Fayette school board loses some support

Written by David Green.


The Fayette school building project can now move forward following the board of education’s decisions last week. The board’s votes at a special meeting Jan. 31 surely brought a sigh of relief from those involved in the project and from community members.

Not everyone is pleased with the decision and the school district will suffer from that outcome. A segment of the community once known for its strong support of the school district may now be less likely to serve as a booster. The group may be small in number,  but it’s an influential cluster of citizens and a serious blow to school/community relations.

There are still significant challenges ahead before Fayette students walk into a new school building, away from the present contaminated site. Some of the most significant will be faced by those in the village offices rather than at the school. Roads, sidewalks and sewers top the list, and costs associated with the work will likely trickle down to village residents.

Building a new school is a novel undertaking for board members and administrators. The board has little to go by other than the guidance of the Ohio Schools Facilities Commission (OSFC).

Perhaps some leadership from the OSFC was absent in the early stages of the project. The experience gleaned by the OSFC should have pointed out the necessity of involving community members and village officials right from the start. The earliest meetings about needs and options should have included a wider range of faces at the table.

School officials will now move forward, hobbling a little from the turmoil of recent weeks, and hoping to avoid a “referendum” on the May ballot in the form of a challenge to the required continuous maintenance millage.

– February 8, 2006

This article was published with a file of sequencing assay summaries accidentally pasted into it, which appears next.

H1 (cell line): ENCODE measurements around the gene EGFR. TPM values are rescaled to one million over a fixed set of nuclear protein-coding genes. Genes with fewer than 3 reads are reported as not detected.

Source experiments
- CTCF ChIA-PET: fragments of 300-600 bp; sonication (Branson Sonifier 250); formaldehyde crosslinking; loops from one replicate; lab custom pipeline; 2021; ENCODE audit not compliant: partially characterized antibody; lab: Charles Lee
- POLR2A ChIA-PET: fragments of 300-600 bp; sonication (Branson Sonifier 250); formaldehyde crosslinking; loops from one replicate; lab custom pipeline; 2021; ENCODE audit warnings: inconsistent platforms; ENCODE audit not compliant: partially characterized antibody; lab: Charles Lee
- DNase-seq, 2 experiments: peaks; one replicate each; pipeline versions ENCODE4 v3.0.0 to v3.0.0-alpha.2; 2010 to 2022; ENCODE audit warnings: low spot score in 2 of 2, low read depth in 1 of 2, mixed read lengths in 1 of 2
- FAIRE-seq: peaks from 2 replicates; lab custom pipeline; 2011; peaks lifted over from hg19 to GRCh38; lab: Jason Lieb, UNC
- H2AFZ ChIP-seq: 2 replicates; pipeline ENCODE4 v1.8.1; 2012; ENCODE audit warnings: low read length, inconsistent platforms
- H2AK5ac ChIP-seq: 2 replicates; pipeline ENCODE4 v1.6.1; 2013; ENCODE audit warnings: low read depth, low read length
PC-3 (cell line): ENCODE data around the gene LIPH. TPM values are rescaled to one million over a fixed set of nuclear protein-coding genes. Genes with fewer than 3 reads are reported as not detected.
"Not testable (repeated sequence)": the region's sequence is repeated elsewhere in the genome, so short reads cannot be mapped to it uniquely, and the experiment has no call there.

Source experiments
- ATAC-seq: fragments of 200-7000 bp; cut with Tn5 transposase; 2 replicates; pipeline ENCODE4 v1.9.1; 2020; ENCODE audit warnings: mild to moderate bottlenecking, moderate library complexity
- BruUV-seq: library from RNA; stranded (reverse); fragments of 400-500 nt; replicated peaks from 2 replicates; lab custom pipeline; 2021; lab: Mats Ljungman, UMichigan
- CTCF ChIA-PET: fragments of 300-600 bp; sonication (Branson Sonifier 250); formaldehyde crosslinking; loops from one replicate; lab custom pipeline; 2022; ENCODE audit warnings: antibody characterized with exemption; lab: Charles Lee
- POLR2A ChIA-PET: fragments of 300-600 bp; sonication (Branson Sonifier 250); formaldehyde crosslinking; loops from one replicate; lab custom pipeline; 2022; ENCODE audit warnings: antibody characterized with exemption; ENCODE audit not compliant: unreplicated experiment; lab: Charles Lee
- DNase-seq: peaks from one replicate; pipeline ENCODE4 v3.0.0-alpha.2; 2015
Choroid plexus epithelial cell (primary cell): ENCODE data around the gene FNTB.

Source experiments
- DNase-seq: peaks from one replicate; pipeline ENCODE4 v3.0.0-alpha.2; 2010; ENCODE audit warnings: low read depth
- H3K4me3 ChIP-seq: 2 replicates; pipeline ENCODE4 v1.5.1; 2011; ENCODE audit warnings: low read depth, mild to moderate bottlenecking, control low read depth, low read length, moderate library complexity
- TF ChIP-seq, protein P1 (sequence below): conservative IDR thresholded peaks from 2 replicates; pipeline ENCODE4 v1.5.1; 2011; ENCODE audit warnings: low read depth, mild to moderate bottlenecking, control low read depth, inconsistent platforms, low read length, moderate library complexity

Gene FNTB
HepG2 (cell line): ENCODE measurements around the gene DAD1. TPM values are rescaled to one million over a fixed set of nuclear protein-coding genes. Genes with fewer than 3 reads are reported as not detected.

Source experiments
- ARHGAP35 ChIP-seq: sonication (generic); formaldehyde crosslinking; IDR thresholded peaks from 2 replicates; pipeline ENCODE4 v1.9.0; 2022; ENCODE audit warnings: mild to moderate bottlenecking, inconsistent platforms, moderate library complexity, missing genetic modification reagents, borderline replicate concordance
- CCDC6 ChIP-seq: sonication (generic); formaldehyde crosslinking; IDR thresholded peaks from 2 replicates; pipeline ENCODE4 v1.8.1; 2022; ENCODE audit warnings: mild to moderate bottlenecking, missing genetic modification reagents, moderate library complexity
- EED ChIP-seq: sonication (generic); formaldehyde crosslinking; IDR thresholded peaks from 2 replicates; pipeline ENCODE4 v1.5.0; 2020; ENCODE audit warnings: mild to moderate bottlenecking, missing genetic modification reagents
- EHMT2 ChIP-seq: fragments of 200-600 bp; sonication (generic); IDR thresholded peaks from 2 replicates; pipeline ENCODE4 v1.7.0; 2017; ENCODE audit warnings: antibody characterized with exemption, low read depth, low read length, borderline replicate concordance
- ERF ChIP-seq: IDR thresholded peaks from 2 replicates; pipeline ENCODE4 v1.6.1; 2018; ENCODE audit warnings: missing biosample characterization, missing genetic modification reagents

• Front.cowboy
    A PERFORMER named Biligbaatar, a member of the AnDa Union troupe from Inner Mongolia, dances at Stair District Library last week during a visit to the Midwest. The nine-member group blends a variety of traditions from Inner and Outer Mongolia. The music is described as drawing from “all the Mongol tribes that Genghis Khan unified.” The group considers itself music gatherers whose goal is to preserve traditional sounds of Mongolia. Biligbaatar grew up among traditional herders who live in yurts. Additional photos are on the back page of this week’s Observer.
  • Front.base Ball
    UMPIRE Thomas Henthorn tosses the bat between team captains Mikayla Price and Chuck Piskoti of Flint’s Lumber City Base Ball Club. Following the 1860 rules, after the bat was grabbed by the captains, captains’ hands advanced to the top of the bat—one hand on top of the other. The captain whose hand ended up on top decided who would bat first. Additional photos of Sunday’s game appear on page 12 of this week’s Observer. The contest was organized in conjunction with Stair District Library’s Hometown Teams exhibit that runs through Nov. 20.
  • Front.chat
    VALUE OF ATHLETICS—Morenci graduate John Bancroft (center) takes a turn at the microphone during a chat session at the opening of the Hometown Teams exhibit at Stair District Library. Clockwise to his left is John Dillon, Jed Hall, Jim Bauer, Joe Farquhar, George Hollstein, George Vereecke and Mike McDowell. Thomas Henthorn (at the podium) kicked off the conversation. Henthorn, a University of Michigan–Flint professor, will return to Morenci this Sunday to lead a game of vintage base ball at the school softball field.
  • Front.cross
    HUDSON RUNNER Jacob Morgan looks toward the top of the hill with dismay during the tough finish at Harrison Lake State Park. Fayette runner Jacob Garrow focuses on the summit, also, during the Eagle Invitational cross country run Saturday morning. Continuing rain and drizzle made the course even more challenging. Results of the race are in this week’s Observer.
  • Front.bear
    HOLDEN HUTCHISON gives a hug to a black bear cub—the product of a taxidermist’s skills—at the Michigan DNR’s Great Youth Jamboree. The event on Sunday marked the fourth year of the Jamboree. Additional photos are on page 12.
  • Front.hose Testing
    HOSE safety—The FireCatt hose testing company from Troy put Morenci Fire Department hose to the test Monday morning when Mill Street was closed to traffic. The company also checks nozzles and ladders for wear in an effort to keep fire fighters safe while on calls.

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